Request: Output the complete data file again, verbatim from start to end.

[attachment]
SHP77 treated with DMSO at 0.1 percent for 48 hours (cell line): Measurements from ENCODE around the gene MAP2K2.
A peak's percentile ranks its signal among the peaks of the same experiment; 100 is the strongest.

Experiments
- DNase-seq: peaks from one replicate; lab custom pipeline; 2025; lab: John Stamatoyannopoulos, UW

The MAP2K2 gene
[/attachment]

SHP77 treated with DMSO at 0.1 percent for 48 hours (cell line): Measurements from ENCODE around the gene MAP2K2.
A peak's percentile ranks its signal among the peaks of the same experiment; 100 is the strongest.

Experiments
- DNase-seq: peaks from one replicate; lab custom pipeline; 2025; lab: John Stamatoyannopoulos, UW

The MAP2K2 gene